English springer spaniels, English Field Cockers, and Labrador retrievers are frequently used as flushing dogs. The issue of a shot dog often comes when a flushing dog puts birds in the air. If the dog has strong prey-drive, which we hope they all do, then he might leap up after the bird. There are a lot of different solutions to this issue, all of which involve patience. Hunters who wait for an extra moment find that gravity brings the dog back to earth. They also find that the bird has gained extra height, and hunters can take a safe shot with lots of blue sky between the dog and the bird. That degree of patience also means the shot can develop for another hunter in the group. His shot is probably more safe, too.

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3. Low birds mean no birds.

Sometimes birds fly low. Preserve hunts with recently liberated birds mean that some of the pheasant, Huns or quail might not be flight conditioned. They pop off the ground for a brief flight and then drop back down. It happens with wild birds on occasion. Every year I see a few migratory woodcock tired from a long night's flight pop up and then quickly drop down. In this situation there is only one answer: don't shoot. Follow up the bird for another point, but the better idea is to move on and find another candidate.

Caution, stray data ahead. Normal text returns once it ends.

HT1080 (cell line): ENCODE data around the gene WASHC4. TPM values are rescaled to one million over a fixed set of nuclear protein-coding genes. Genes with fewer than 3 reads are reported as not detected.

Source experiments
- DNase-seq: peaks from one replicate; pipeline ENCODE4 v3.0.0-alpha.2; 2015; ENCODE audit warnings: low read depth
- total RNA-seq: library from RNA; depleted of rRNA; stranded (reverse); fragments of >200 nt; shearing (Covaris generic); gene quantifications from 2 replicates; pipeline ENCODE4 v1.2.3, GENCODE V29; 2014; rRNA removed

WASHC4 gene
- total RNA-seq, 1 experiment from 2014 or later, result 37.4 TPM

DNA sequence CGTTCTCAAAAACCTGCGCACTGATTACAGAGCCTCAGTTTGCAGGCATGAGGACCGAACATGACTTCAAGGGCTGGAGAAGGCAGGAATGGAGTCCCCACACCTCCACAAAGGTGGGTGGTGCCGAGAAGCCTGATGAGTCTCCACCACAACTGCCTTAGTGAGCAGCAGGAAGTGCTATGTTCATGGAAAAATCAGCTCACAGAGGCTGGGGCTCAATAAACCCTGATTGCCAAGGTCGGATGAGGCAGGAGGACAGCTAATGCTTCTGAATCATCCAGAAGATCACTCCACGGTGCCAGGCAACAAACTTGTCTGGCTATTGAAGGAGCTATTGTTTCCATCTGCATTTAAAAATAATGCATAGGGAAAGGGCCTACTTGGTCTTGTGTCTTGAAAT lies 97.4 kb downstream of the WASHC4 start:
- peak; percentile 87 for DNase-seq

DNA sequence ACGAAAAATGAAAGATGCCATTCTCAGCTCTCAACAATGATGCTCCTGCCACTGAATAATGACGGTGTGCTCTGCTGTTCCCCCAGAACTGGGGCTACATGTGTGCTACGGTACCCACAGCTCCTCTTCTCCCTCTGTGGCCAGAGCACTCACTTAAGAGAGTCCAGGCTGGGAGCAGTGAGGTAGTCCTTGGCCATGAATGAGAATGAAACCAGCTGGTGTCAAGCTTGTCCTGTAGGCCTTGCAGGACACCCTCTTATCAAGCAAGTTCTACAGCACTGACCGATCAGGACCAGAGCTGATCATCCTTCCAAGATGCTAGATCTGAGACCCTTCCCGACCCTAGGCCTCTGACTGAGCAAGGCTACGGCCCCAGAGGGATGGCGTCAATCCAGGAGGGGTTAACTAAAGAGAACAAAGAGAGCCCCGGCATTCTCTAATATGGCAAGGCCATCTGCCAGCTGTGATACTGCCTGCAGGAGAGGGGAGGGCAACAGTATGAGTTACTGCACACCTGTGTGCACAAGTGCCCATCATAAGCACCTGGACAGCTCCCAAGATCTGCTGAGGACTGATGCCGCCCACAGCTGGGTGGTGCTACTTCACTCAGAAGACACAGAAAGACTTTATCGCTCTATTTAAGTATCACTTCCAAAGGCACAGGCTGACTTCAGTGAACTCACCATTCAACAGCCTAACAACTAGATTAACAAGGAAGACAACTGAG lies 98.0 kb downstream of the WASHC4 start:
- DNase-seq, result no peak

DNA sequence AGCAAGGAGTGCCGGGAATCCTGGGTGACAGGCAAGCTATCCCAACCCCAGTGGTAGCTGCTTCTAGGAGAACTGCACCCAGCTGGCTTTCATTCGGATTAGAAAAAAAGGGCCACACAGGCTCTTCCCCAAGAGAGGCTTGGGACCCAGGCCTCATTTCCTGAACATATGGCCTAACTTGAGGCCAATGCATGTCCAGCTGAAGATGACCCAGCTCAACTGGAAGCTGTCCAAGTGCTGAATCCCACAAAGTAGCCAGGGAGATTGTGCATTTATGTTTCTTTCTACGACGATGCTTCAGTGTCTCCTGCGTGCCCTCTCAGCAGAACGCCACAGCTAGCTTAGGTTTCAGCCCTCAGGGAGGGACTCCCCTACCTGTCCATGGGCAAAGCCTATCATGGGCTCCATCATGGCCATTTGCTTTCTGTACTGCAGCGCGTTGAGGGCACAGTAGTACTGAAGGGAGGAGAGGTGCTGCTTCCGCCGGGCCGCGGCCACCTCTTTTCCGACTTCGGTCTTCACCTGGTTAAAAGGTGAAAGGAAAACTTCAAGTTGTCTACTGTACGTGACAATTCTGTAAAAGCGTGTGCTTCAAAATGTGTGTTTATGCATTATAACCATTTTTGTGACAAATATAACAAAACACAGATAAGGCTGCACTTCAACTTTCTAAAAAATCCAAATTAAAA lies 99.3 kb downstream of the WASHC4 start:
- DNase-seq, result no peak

If you're not excited when a dog is on point, then you're probably not passionate about bird hunting. But that doesn't mean a dog should bear the brunt of your excitement. This season, let your shots unfold and only take ones that don't put a dog in harm's way. If you're in doubt of a shot, don't take it. That way you'll avoid a situation that is as miserable as it gets.

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Topics: Hunting - Upland

    

Written by Tom Keer

Tom Keer is an award-winning writer and editor who hunts and fishes with his wife Angela, two children and four English setters.